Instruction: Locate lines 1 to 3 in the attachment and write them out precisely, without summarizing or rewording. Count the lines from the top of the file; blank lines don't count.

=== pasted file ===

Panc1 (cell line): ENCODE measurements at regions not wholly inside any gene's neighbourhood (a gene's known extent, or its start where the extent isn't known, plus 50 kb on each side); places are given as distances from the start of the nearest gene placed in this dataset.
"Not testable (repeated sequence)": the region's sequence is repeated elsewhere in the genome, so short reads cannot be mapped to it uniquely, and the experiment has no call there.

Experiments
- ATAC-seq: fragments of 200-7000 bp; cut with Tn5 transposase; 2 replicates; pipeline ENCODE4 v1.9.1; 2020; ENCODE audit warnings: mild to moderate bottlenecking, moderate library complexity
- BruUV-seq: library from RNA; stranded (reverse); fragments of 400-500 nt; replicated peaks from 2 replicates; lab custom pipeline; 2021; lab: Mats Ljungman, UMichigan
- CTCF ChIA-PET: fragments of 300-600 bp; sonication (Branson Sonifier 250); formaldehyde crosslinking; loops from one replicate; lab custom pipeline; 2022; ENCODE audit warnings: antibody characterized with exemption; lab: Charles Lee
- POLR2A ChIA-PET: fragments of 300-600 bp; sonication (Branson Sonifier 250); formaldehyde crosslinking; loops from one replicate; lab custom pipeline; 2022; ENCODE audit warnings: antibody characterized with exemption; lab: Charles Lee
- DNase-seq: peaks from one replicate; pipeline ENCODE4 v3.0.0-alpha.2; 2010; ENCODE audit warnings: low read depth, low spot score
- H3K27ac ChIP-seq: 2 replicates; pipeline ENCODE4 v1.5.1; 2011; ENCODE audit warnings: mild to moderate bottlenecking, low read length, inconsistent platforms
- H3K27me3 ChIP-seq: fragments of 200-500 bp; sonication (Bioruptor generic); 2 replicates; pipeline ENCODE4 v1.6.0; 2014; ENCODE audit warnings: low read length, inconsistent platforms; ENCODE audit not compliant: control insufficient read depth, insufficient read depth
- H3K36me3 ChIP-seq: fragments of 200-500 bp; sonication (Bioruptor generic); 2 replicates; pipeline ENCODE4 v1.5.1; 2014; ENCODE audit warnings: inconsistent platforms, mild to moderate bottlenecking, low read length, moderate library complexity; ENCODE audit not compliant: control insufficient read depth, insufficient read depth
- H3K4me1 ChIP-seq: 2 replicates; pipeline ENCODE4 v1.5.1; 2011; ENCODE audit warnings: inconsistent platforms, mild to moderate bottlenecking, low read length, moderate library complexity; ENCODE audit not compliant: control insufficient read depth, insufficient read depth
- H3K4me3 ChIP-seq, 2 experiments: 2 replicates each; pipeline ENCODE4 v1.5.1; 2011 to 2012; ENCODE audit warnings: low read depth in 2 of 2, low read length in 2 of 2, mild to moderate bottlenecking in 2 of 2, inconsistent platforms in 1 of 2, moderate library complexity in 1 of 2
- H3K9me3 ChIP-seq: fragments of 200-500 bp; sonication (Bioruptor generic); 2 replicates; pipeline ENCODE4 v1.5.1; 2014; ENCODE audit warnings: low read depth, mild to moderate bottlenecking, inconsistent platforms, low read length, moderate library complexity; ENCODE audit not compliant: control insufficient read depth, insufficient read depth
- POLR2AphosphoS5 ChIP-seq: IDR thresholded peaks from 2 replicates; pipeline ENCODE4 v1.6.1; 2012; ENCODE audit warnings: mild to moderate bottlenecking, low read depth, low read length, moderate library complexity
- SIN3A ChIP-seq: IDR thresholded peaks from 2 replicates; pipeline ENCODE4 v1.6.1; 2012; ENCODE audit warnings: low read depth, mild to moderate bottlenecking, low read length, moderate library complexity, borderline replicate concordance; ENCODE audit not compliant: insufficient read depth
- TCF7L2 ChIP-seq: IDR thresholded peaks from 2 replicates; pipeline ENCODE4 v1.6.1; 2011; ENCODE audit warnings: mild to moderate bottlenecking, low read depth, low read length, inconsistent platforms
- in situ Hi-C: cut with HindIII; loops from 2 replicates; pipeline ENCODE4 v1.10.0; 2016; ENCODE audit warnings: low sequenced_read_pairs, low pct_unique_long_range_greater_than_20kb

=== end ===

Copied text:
Panc1 (cell line): ENCODE measurements at regions not wholly inside any gene's neighbourhood (a gene's known extent, or its start where the extent isn't known, plus 50 kb on each side); places are given as distances from the start of the nearest gene placed in this dataset.
"Not testable (repeated sequence)": the region's sequence is repeated elsewhere in the genome, so short reads cannot be mapped to it uniquely, and the experiment has no call there.

Experiments